“The Northern front and Hezbollah remain the IDF’s highest priority,” IDF Chief of Staff Gadi Eizenkot said Wednesday at an event marking 11 years to the Second Lebanon War.
Eizenkot said the Lebanese Shi’ite group has significantly strengthened its capabilities in the time that has passed since the war, but added the group now finds itself in a difficult situation due to its involvement in the Syrian civil war and elsewhere in the Middle East.
“Hezbollah finds itself in a very complex strategic reality,” Eizenkot said. “Around a third of its force is fighting in Syria, Iraq and Yemen and it has lost around 1,700 men, with around 7,000 more of its fighters having been injured.”
Eizenkot also noted that Hezbollah was suffering from severe financial difficulties as a result of its foreign adventures, the morale of its fighters is low and it has lost two of its commanders in the past eight years – Imad Mughniyeh, who according to foreign sources was killed in a joint Mossad-CIA operation, and Mustafa Badreddine, whom Eizenkot has said in the past was killed by his own officers.
But despite those losses, Eizenkot warned, the group remains a major threat and has gained valuable battleground experience fighting in large formations alongside the Bashar al-Assad regime in Syria, as well as in the civil wars in Iraq and Yemen.
Most observers believe another round of fighting between Israel and Hezbollah is only a matter of time, and Israeli intelligence believes the terror group has more than 100,000 short, medium and long-range rockets pointed at every area of Israel. In addition, a particular matter of concern is the possibility that the group has now become so deeply entrenched in Syria that it could open a second fighting front, if and when there is a war.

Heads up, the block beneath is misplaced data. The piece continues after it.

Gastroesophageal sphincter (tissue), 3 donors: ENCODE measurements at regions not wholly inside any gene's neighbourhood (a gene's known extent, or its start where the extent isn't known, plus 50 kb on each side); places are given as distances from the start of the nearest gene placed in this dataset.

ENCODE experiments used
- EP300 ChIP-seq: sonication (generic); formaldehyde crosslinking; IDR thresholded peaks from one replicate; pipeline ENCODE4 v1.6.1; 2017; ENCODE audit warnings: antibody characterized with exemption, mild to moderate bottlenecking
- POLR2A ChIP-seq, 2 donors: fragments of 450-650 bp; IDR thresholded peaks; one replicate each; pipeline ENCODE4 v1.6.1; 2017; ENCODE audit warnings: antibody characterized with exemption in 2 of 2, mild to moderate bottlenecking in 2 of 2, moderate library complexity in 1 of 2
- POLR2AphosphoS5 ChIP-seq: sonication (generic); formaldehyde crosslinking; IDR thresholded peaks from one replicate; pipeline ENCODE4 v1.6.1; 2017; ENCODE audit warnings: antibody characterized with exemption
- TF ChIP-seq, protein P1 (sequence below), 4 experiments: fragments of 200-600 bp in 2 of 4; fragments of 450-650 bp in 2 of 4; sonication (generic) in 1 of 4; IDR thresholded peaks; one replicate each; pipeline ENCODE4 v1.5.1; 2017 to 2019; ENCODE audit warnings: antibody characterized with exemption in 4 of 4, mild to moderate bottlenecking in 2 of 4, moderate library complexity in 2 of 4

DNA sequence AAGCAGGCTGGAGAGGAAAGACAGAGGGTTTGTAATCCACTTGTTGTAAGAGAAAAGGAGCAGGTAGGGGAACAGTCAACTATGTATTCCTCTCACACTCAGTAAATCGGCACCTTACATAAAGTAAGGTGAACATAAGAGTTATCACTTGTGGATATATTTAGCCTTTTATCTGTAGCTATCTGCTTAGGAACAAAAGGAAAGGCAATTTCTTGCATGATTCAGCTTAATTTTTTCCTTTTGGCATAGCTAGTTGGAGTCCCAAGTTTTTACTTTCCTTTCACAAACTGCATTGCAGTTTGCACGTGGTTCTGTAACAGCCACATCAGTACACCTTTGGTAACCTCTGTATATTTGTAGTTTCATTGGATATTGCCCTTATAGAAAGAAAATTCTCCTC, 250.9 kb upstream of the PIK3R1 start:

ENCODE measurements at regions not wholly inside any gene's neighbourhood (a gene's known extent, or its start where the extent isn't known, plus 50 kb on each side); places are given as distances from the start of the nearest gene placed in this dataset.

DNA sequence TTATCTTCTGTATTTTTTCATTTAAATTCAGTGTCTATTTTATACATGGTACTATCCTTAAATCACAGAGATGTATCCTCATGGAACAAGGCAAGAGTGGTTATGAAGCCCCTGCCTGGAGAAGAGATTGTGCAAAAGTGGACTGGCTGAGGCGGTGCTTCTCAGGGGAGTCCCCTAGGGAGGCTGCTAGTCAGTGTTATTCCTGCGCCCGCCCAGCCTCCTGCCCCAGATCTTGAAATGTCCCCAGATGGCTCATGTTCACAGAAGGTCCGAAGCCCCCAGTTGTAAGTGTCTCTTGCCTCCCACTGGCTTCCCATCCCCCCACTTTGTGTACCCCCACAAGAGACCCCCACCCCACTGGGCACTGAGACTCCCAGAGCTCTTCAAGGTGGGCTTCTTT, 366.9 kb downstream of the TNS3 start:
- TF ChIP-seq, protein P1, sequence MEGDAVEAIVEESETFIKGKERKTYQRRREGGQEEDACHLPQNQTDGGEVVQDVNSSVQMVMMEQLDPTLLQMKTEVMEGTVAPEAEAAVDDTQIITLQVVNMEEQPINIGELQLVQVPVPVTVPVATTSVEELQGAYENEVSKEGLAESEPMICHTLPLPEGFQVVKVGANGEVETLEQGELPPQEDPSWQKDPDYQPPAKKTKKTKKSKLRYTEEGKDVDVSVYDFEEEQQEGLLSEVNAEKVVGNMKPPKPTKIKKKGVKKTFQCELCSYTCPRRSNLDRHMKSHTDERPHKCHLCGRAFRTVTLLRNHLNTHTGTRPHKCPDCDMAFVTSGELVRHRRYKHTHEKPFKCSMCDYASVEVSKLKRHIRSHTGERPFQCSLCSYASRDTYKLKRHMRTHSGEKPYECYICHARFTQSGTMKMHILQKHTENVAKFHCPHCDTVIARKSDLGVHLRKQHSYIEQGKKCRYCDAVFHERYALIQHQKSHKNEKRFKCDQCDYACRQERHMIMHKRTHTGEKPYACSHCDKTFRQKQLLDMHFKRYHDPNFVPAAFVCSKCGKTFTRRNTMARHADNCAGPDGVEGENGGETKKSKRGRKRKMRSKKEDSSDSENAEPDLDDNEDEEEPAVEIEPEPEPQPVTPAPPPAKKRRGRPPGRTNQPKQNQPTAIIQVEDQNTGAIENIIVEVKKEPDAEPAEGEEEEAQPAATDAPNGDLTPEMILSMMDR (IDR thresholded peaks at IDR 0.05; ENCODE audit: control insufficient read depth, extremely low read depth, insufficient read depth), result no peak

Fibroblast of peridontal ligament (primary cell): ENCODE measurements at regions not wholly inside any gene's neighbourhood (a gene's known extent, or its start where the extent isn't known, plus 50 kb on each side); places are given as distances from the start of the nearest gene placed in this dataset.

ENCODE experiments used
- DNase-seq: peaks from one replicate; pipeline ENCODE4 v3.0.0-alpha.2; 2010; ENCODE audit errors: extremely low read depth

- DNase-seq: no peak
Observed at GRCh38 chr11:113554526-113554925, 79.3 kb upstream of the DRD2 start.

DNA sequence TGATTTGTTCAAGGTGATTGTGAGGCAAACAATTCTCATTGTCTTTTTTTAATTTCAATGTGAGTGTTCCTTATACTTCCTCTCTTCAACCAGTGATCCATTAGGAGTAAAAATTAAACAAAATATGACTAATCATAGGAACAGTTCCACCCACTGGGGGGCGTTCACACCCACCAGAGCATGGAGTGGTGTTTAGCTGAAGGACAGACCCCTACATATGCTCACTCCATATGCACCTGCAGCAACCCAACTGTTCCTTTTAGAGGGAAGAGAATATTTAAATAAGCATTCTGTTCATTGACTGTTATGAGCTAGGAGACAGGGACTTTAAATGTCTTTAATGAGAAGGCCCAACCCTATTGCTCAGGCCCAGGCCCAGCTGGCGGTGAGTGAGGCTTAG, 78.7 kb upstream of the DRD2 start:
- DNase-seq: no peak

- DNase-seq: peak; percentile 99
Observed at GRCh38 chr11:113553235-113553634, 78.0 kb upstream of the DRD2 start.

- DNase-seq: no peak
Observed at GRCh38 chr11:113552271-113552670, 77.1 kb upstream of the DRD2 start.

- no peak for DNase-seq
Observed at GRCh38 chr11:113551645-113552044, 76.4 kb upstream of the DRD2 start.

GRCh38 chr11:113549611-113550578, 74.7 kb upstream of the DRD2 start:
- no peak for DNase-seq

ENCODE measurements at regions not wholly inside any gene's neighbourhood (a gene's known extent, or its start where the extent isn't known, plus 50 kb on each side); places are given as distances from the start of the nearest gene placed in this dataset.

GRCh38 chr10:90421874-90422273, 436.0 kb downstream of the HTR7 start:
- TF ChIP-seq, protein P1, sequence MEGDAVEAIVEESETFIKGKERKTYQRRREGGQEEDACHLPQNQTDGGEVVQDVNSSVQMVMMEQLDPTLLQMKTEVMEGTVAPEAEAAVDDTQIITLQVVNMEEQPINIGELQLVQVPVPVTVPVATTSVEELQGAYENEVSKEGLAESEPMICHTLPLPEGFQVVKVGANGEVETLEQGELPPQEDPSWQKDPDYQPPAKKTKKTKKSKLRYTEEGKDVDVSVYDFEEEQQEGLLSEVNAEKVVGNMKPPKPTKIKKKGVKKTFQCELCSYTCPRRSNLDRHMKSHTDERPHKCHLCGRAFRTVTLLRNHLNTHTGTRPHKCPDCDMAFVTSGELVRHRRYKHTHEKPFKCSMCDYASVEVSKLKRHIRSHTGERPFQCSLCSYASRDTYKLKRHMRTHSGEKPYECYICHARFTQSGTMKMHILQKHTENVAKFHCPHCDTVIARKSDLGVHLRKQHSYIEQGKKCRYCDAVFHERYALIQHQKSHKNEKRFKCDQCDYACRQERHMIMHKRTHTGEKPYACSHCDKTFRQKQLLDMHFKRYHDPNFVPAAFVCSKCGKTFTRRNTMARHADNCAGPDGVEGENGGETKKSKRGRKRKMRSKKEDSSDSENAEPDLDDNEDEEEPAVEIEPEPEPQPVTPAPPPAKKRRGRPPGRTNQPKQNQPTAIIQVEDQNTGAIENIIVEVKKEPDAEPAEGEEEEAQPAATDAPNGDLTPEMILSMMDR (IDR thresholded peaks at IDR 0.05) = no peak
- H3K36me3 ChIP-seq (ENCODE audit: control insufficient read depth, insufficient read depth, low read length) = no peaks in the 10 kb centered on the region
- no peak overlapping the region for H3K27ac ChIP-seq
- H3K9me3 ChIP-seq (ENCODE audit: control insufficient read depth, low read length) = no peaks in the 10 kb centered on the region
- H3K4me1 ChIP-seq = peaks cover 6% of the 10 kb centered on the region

Since the Yom Kippur War in 1973 the Assad regime has made sure to keep the Israeli border “quiet,” a token of grudging respect for the IDF and fear that a cross-border attack could lead to a decision by Israel to remove the Syrian regime from power. With a significant Hezbollah presence in the country, however, the ability to control that eventuality may not rest entirely with the ruling elite.
“It’s true that they (Hezbollah) have suffered heavy losses and are stretched today,” said Jonathan Spyer, an Israel-Lebanon-Syria expert at the Global Research in International Affairs (GLORIA) Center, and a Fellow at the Middle East Forum. “But the group is stronger today than it was in 2006, as is Iran. Assad is weaker today and may not get to decide [what happens on the western border].
Spyer added that for the moment, a Hezbollah-Israel war is unlikely as long as the civil war continues in Syria, a point backed by the Chief of Staff for strategic reasons.
“Israel has the upper hand over its enemies, Hezbollah included,” Eizenkot said. “As far as its strategic balance is concerned, I can tell you that Israel absolutely has superiority over its enemies and in particular on the Northern front.”
As for the results of the the 2006 war with Hezbollah, the chief of staff said that Israel has enjoyed a period of unprecedented quiet on its Northern border.
“The North has experienced 11 years of quiet that are unheard of since the creation of the State of Israel. Children are growing up in Kiryat Shmona and Nahariya without the sound of sirens and mortars and without terrorist infiltration – a reality that inflicted the North for decades,” Eizenkot said.